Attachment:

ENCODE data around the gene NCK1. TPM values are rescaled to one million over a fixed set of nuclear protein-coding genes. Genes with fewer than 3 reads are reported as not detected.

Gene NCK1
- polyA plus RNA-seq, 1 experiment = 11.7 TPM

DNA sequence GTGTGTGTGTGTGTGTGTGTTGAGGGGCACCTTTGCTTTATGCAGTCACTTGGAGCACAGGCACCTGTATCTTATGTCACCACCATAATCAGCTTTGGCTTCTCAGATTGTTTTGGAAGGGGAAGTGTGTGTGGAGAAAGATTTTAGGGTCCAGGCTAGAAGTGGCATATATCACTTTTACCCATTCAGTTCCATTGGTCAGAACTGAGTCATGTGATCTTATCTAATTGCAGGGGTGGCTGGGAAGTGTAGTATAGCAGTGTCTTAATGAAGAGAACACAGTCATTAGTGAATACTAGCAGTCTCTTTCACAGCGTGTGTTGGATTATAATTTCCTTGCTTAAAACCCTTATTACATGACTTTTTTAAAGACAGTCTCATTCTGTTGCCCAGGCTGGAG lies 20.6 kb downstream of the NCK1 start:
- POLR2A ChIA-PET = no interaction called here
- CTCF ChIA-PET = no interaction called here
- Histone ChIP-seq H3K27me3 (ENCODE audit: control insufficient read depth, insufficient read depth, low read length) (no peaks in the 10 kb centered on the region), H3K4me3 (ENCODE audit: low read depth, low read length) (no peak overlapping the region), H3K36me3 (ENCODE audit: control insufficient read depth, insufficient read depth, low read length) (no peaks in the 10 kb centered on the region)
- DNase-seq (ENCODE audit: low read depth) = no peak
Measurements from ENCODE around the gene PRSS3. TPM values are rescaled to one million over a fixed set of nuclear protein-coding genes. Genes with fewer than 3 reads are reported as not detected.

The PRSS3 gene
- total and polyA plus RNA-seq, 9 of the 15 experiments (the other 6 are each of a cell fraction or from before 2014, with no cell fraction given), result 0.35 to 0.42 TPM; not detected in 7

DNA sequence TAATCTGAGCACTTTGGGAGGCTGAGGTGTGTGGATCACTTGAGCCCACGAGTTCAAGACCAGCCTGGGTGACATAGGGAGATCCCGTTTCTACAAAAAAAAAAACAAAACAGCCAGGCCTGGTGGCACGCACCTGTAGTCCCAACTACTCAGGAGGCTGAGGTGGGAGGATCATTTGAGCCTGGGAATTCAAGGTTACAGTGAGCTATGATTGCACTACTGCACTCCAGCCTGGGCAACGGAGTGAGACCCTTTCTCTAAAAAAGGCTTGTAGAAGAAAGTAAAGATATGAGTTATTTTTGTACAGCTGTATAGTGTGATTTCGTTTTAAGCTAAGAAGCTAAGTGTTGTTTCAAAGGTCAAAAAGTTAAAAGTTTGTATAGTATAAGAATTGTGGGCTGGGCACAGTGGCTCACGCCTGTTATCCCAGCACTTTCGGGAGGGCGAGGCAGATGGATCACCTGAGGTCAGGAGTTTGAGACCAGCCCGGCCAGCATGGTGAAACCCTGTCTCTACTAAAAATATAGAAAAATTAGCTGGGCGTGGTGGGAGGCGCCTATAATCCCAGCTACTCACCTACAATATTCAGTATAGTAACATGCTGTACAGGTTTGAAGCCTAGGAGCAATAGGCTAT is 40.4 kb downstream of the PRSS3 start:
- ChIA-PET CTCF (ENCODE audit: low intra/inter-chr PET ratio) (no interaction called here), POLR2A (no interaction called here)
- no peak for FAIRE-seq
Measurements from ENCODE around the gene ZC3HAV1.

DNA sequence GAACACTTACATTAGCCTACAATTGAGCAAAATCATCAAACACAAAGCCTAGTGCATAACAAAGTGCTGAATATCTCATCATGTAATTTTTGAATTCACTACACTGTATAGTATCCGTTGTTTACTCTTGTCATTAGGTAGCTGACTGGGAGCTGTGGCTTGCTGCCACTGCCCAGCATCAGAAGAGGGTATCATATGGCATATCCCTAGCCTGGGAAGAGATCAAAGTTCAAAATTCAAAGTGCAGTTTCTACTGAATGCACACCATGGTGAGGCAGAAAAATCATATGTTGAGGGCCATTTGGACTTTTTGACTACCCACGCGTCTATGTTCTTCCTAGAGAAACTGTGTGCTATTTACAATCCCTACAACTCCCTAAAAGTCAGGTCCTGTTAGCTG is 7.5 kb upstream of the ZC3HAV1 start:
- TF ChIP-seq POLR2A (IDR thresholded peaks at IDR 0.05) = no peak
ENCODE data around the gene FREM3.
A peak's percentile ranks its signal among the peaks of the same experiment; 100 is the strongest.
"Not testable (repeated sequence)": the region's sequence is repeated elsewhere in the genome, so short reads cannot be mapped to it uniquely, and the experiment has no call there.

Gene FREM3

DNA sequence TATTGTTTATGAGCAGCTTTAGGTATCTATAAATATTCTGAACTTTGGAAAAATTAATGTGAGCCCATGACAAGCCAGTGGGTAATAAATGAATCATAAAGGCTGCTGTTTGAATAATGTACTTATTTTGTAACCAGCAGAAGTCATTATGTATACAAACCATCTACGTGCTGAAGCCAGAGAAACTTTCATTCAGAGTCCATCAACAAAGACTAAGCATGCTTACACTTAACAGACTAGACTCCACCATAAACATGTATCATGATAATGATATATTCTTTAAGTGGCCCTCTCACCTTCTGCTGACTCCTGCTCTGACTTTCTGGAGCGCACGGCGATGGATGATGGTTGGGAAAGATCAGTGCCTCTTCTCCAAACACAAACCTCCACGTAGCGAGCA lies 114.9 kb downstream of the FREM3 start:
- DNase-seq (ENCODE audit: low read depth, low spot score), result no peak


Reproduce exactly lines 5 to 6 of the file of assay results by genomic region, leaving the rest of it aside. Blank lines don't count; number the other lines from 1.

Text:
- POLR2A ChIA-PET = no interaction called here
- CTCF ChIA-PET = no interaction called here